This dismissal of diplomacy has led to a policy toward Iran that no realist would endorse. Trump viewed the nuclear deal with Iran as fatally flawed, and while his critique has merit a realist would not have withdrawn from the agreement and imposed crippling sanctions on Iran without offering a diplomatic off-ramp to Tehran. Instead, a realist would have empowered diplomats to leverage the other elements of national power to negotiate a deal that secures America’s vital interests. In this case, such a deal would prevent Iran from developing a nuclear weapon, force the country to curtail its development of ballistic missiles, and compel it to rein in the behavior of its proxies in the Middle East. While the unstated goal of the Trump administration has been regime change, a realist would place less emphasis on who governs Iran and instead prioritize shaping Iranian foreign policy. A realist would seek to minimize the chance of war with Iran so that America can focus its energies on gearing up for long-term competition with China and Russia.
This absence of diplomacy brings us to where we are today. The United States used economic warfare against Iran in an attempt to achieve its maximalist goals. Iran, backed into a corner and unable to see a diplomatic path out of its predicament, used its proxies to attack American personnel in the Middle East. Unwilling to consider diplomacy, the United States responded militarily and ultimately killed Iran’s second most powerful man. A realist would have understood that while Suleimani had the blood of American soldiers on his hands killing him only brings America closer to an undesirable war with Iran and puts more American lives at risk.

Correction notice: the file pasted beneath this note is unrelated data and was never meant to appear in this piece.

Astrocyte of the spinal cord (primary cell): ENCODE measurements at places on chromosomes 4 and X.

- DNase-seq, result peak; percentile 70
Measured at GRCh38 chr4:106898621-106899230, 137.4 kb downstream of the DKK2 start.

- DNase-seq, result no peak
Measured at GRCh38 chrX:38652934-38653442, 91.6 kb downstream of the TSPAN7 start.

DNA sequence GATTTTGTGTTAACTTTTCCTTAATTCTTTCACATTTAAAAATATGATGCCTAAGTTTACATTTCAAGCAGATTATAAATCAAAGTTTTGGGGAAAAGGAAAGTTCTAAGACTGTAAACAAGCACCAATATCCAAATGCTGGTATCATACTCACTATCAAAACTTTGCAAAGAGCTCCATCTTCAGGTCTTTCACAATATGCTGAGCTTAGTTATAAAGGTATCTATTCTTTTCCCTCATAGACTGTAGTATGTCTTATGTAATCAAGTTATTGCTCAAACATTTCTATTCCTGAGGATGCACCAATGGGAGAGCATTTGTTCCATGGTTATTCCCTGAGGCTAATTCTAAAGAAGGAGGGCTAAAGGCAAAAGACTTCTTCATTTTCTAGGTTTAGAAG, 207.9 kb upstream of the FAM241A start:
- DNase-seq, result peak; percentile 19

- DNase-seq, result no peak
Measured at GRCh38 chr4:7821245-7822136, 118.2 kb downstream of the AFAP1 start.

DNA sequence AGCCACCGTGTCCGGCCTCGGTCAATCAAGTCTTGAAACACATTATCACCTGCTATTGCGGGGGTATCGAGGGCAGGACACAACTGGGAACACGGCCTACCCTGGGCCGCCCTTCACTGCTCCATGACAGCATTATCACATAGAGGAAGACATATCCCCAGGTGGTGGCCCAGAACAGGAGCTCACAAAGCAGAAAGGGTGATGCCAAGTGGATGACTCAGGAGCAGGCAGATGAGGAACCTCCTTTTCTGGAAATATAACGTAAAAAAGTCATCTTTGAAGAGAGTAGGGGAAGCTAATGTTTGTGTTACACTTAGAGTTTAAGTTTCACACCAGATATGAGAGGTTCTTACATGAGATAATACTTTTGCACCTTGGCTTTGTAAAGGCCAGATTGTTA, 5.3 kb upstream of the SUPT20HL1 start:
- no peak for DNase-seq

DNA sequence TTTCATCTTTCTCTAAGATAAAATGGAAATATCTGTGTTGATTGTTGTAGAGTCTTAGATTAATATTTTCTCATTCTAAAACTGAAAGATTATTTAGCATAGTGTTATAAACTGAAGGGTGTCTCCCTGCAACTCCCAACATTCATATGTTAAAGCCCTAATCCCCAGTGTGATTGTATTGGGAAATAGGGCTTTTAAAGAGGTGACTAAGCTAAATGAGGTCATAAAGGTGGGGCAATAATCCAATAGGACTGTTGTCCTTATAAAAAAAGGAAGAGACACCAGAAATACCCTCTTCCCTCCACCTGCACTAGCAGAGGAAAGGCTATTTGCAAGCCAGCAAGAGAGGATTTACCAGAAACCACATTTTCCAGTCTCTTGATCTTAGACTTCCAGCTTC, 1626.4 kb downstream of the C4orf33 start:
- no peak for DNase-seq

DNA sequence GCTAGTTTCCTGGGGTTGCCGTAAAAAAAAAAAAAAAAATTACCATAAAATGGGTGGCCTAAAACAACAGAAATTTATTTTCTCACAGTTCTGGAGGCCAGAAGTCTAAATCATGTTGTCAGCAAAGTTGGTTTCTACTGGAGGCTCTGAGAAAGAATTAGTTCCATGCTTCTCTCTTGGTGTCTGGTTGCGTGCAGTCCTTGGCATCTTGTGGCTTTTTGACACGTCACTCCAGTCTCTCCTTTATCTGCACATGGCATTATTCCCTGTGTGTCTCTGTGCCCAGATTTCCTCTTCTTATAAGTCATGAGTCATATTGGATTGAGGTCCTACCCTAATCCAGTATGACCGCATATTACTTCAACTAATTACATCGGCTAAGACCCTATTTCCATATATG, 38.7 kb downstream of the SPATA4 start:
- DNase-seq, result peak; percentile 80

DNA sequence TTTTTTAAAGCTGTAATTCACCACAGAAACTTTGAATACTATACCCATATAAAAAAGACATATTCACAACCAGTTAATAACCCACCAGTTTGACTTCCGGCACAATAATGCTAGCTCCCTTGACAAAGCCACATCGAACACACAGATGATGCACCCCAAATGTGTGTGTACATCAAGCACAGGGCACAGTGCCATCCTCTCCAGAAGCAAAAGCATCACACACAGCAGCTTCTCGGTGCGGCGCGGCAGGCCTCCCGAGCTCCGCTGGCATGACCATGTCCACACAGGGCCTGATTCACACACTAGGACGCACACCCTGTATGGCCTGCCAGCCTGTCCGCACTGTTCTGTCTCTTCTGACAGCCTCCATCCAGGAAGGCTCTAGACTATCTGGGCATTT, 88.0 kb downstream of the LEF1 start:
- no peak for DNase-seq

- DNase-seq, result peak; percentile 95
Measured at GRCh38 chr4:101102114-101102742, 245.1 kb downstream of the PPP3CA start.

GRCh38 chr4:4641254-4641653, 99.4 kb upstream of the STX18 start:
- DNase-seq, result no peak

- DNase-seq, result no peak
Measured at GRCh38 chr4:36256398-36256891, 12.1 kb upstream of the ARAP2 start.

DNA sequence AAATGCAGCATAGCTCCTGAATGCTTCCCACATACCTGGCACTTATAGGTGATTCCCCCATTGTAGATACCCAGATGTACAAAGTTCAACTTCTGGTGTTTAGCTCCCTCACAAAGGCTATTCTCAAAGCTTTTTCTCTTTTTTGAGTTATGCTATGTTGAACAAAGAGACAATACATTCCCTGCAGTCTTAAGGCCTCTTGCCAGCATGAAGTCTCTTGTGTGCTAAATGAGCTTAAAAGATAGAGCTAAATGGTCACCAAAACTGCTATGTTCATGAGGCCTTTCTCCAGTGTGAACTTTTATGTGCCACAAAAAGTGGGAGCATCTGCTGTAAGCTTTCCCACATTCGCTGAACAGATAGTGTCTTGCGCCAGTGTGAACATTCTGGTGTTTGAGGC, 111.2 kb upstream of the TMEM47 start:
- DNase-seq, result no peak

Two former senior Trump administration officials, in a recent article extolling the administration’s realist credentials, conceded that starting a war with Iran would be “antithetical to success in a world of great-power competition.” They are correct, and with the assassination of Suleimani, Trump risks a war with Iran that would likely derail America’s effort to address the urgent challenge posed by China and Russia.
David Sacks is the Special Assistant to the President of the Council on Foreign Relations